By Marieke Treilhard
ARTIST RICHARD PRINCE IS NO STRANGER to controversy. An early pioneer of appropriation art, Prince spent the 1970s and ‘80s undermining the necessity of authorship in art, re-photographing existing images and modifying them only minimally to make them his own. A constant target of copyright infringement and intellectual property law allegations, his creative strategy was, and still is, reliant on the subtle manipulation of content excised from popular culture, the media, commercial advertising, and the like. With an uncanny ability to transform the context and meaning of an image with a simple gesture or a minimal material intervention, Prince established himself as an expert in confiscation and concision. Continue reading→
By Adam Dunlop-Farkas
WITH SHOWROOMS IN DOWNTOWN LOS ANGELES and Beijing’s 751 Design Park, Gallery ALL occupies design niches on both sides of the Pacific. The gallery was founded in 2013 by Yu Wang and Qinqyun Ma after the two men were introduced by Wang’s wife, Xiao Lu, who also joined the endeavor to serve as the gallery director. The following year Gallery ALL opened its doors on the first floor of L.A.’s historic Bradbury Building to introduce Chinese design works to Western patrons. While Chinese visual arts had progressed to the forefront of contemporary art, the country’s design culture had remained relatively anonymous in American and European circles. The Chinese-born Wang, who studied architecture and design in the United States, and Ma, a prominent Chinese architect and dean of the University of Southern California School of Architecture, both viewed this not only as a shortcoming of the marketplace but as a unique circumstance. “We had the opportunity to work with the best designers in China,” Wang says. Continue reading→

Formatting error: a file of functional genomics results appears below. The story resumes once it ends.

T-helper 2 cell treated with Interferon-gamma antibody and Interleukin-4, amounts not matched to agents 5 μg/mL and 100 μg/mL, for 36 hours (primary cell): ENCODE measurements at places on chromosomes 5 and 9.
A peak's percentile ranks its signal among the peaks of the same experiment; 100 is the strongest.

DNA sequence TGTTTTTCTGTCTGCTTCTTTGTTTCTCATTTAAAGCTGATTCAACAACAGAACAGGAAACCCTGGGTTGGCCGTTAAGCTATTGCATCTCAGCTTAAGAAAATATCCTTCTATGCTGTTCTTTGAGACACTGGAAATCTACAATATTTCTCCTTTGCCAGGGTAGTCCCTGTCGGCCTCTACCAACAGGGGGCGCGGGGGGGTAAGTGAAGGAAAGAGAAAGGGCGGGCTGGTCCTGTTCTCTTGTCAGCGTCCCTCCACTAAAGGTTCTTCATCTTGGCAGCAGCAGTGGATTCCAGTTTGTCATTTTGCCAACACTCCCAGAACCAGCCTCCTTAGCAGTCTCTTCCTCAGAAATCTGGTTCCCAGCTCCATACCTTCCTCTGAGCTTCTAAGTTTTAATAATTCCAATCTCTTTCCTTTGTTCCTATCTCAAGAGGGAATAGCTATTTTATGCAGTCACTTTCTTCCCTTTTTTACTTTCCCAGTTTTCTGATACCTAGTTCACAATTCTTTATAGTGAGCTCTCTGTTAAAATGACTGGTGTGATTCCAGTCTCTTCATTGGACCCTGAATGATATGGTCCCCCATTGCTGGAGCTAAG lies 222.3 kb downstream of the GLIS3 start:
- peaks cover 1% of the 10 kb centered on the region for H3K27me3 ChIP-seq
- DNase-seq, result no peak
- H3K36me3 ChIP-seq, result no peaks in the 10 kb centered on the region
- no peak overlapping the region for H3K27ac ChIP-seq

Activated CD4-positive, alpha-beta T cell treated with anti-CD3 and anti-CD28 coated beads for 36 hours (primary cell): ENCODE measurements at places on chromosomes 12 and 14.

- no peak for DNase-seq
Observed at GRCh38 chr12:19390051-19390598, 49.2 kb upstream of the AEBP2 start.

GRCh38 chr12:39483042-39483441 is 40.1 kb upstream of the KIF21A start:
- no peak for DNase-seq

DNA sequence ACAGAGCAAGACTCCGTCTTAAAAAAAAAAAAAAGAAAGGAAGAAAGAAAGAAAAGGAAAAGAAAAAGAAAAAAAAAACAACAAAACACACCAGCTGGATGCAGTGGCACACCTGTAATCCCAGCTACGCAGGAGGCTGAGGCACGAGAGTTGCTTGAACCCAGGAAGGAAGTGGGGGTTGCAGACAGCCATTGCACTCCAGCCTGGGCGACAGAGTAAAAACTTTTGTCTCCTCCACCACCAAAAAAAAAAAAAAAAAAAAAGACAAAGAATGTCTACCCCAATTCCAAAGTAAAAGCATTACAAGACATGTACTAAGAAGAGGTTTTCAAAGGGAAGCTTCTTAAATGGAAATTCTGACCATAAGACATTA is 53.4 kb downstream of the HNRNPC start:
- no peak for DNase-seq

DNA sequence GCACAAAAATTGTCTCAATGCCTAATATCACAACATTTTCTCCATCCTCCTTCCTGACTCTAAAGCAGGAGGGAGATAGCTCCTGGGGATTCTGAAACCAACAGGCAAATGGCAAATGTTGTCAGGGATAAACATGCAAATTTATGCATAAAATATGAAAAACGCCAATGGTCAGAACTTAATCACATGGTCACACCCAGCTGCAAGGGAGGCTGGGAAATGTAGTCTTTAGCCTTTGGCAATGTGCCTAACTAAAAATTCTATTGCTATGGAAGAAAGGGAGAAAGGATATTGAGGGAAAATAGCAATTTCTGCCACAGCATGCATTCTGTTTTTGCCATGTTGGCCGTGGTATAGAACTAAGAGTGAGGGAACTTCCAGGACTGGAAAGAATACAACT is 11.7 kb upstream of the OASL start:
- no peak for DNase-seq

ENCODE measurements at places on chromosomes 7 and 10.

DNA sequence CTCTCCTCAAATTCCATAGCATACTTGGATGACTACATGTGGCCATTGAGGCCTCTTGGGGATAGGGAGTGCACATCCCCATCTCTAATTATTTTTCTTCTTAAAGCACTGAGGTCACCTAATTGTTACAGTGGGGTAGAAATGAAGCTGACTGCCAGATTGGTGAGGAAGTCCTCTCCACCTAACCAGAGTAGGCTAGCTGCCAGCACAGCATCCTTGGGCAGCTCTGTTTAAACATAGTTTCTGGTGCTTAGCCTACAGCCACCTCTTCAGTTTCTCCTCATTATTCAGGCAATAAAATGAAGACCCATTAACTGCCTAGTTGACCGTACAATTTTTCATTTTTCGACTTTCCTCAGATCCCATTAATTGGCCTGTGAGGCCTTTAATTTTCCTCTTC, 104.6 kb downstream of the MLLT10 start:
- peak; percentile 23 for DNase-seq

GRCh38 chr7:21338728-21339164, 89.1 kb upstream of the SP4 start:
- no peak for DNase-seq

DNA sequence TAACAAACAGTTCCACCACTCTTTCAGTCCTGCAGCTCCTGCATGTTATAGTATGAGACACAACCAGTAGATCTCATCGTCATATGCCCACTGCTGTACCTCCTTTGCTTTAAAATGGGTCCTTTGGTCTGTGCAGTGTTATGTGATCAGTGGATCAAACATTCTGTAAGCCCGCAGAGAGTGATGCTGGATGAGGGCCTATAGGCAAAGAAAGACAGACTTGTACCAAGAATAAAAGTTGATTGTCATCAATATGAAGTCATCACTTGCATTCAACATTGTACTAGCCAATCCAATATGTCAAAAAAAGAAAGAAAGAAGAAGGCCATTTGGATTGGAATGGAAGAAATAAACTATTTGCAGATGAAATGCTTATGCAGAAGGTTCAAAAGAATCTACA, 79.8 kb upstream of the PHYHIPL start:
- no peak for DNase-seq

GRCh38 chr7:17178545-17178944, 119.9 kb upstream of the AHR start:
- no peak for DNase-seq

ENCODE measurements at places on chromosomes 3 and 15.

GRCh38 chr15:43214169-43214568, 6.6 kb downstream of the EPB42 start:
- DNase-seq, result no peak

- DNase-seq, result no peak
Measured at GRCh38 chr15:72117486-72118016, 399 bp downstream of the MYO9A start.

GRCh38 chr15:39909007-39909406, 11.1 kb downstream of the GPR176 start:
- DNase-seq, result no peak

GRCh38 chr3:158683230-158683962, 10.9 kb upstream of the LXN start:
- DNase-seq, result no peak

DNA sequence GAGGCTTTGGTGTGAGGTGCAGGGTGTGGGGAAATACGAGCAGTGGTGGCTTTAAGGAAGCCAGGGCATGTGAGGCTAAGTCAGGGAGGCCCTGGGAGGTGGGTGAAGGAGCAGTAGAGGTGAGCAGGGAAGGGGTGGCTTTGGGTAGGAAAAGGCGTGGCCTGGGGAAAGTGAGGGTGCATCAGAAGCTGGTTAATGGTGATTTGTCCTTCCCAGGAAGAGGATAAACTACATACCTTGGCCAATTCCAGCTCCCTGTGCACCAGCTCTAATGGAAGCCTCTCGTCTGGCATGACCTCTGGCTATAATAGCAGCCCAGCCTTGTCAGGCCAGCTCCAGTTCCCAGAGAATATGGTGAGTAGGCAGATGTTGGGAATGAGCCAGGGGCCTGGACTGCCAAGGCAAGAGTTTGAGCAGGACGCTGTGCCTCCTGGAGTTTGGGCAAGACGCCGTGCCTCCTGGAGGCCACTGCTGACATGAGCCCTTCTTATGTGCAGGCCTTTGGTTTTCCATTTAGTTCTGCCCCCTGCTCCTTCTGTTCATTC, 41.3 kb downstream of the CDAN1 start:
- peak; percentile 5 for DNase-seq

THE JUST-REOPENED SFMOMA ENHANCES THE GLOW OF THE GOLDEN CITY
By ROBERT ATKINS
Snøhetta’s expansion of the new SFMOMA, which reopened in May.
GEOGRAPHY IS DESTINY, as Napoleon is rumored to have said just before invading Russia. The reopening of the San Francisco Museum of Modern Art—three years in construction and now the largest American museum of its kind—is emblematic of a dramatic shift in the city’s center of gravity from north to south of Market Street. SFMOMA’s bet on its South of Market location more than a quarter century ago has paid off. Thanks to greatly enhanced collections, a restaurant helmed by three-Michelin-star chef Corey Lee, and Snøhetta’s suave architecture, the reopened museum’s destiny seems predictable: expect record growth echoing that of the two decades since the museum moved into its distinctive building designed by Mario Botta in 1995, which is now incorporated within its expanded 460,000-square-foot quarters. Continue reading→
The restored modernist Villa Cavrois offers a fine home for a new exhibition of 20th century chairs
By Clotilde Luce
Until its recent restoration, Robert Mallet-Steven’s Villa Cavrois was a ransacked and crumbling modernist castle, with trees sprouting inside its once ultra-sleek salons. But thanks to the advocacy of such architects as Renzo Piano and Tadao Ando, and the French government’s meticulous $25 million rehabilitation, the 1932 private villa has been given a long-awaited second chance at life. Situated next to Croix, known as the capital of France’s rust belt (and just a fast, one-hour train ride from Paris), the villa has drawn over 100,000 visitors since opening its doors last summer. Continue reading→
by Beth Dunlop
Christo and Jeanne-Claude on-site at The Gates, Central Park, New York City, 2005. It was their last project together before Jeanne-Claude’s death in 2009.
ON A DRIZZLY AFTERNOON SOMEWHERE between winter and spring, Christo is thinking about summer. He is at his home in SoHo, in the cast-iron building he and his late wife, Jeanne-Claude, moved into in 1964. “Phil Glass installed our bidet,” he says, “and Gordon Matta-Clark put in the closet.” Much has happened since then: Christo and Jeanne-Claude completed twenty-two projects, all in the public eye and at an extraordinary scale. Over the years they have stacked, wrapped, covered, shrouded, and surrounded buildings, monuments, Roman walls, beaches, bridges, islands, trees, barrels, even bales of hay—and more. But today, Christo is looking forward as much as he is looking back. Continue reading→